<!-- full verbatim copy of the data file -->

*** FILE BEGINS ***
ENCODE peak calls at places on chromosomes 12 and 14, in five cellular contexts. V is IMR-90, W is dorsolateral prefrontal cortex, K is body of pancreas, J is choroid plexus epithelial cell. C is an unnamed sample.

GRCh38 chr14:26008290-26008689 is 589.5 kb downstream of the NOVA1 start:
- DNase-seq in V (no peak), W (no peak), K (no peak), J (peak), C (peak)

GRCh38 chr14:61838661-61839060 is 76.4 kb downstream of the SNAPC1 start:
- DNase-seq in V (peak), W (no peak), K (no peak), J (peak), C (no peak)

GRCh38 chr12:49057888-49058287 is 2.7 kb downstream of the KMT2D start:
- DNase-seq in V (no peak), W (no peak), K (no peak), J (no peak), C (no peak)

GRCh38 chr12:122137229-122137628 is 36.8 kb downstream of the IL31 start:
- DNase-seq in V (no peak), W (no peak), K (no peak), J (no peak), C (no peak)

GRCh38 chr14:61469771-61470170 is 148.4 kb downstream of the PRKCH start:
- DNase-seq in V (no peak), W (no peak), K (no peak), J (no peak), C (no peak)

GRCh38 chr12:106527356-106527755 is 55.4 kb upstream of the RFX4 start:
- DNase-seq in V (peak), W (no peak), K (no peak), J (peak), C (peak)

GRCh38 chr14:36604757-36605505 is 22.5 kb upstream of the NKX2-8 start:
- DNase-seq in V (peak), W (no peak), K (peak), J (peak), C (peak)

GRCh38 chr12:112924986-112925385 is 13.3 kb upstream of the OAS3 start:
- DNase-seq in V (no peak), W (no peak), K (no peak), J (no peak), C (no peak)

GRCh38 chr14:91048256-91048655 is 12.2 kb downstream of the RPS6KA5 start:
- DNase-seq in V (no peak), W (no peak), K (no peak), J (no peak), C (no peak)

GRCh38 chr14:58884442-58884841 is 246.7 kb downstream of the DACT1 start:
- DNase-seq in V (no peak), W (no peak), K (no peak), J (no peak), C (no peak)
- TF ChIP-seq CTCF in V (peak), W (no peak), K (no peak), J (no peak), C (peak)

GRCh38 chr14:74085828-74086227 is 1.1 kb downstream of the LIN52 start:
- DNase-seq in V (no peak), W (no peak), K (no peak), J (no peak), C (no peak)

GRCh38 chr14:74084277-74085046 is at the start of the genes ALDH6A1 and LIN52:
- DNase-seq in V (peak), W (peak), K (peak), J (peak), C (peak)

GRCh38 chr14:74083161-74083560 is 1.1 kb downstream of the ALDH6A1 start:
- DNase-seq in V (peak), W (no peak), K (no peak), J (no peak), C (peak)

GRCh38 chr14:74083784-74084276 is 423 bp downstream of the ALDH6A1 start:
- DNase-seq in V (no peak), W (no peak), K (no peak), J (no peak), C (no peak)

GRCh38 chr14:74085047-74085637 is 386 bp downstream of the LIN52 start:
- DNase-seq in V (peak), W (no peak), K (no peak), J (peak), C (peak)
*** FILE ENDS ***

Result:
ENCODE peak calls at places on chromosomes 12 and 14, in five cellular contexts. V is IMR-90, W is dorsolateral prefrontal cortex, K is body of pancreas, J is choroid plexus epithelial cell. C is an unnamed sample.

GRCh38 chr14:26008290-26008689 is 589.5 kb downstream of the NOVA1 start:
- DNase-seq in V (no peak), W (no peak), K (no peak), J (peak), C (peak)

GRCh38 chr14:61838661-61839060 is 76.4 kb downstream of the SNAPC1 start:
- DNase-seq in V (peak), W (no peak), K (no peak), J (peak), C (no peak)

GRCh38 chr12:49057888-49058287 is 2.7 kb downstream of the KMT2D start:
- DNase-seq in V (no peak), W (no peak), K (no peak), J (no peak), C (no peak)

GRCh38 chr12:122137229-122137628 is 36.8 kb downstream of the IL31 start:
- DNase-seq in V (no peak), W (no peak), K (no peak), J (no peak), C (no peak)

GRCh38 chr14:61469771-61470170 is 148.4 kb downstream of the PRKCH start:
- DNase-seq in V (no peak), W (no peak), K (no peak), J (no peak), C (no peak)

GRCh38 chr12:106527356-106527755 is 55.4 kb upstream of the RFX4 start:
- DNase-seq in V (peak), W (no peak), K (no peak), J (peak), C (peak)

GRCh38 chr14:36604757-36605505 is 22.5 kb upstream of the NKX2-8 start:
- DNase-seq in V (peak), W (no peak), K (peak), J (peak), C (peak)

GRCh38 chr12:112924986-112925385 is 13.3 kb upstream of the OAS3 start:
- DNase-seq in V (no peak), W (no peak), K (no peak), J (no peak), C (no peak)

GRCh38 chr14:91048256-91048655 is 12.2 kb downstream of the RPS6KA5 start:
- DNase-seq in V (no peak), W (no peak), K (no peak), J (no peak), C (no peak)

GRCh38 chr14:58884442-58884841 is 246.7 kb downstream of the DACT1 start:
- DNase-seq in V (no peak), W (no peak), K (no peak), J (no peak), C (no peak)
- TF ChIP-seq CTCF in V (peak), W (no peak), K (no peak), J (no peak), C (peak)

GRCh38 chr14:74085828-74086227 is 1.1 kb downstream of the LIN52 start:
- DNase-seq in V (no peak), W (no peak), K (no peak), J (no peak), C (no peak)

GRCh38 chr14:74084277-74085046 is at the start of the genes ALDH6A1 and LIN52:
- DNase-seq in V (peak), W (peak), K (peak), J (peak), C (peak)

GRCh38 chr14:74083161-74083560 is 1.1 kb downstream of the ALDH6A1 start:
- DNase-seq in V (peak), W (no peak), K (no peak), J (no peak), C (peak)

GRCh38 chr14:74083784-74084276 is 423 bp downstream of the ALDH6A1 start:
- DNase-seq in V (no peak), W (no peak), K (no peak), J (no peak), C (no peak)

GRCh38 chr14:74085047-74085637 is 386 bp downstream of the LIN52 start:
- DNase-seq in V (peak), W (no peak), K (no peak), J (peak), C (peak)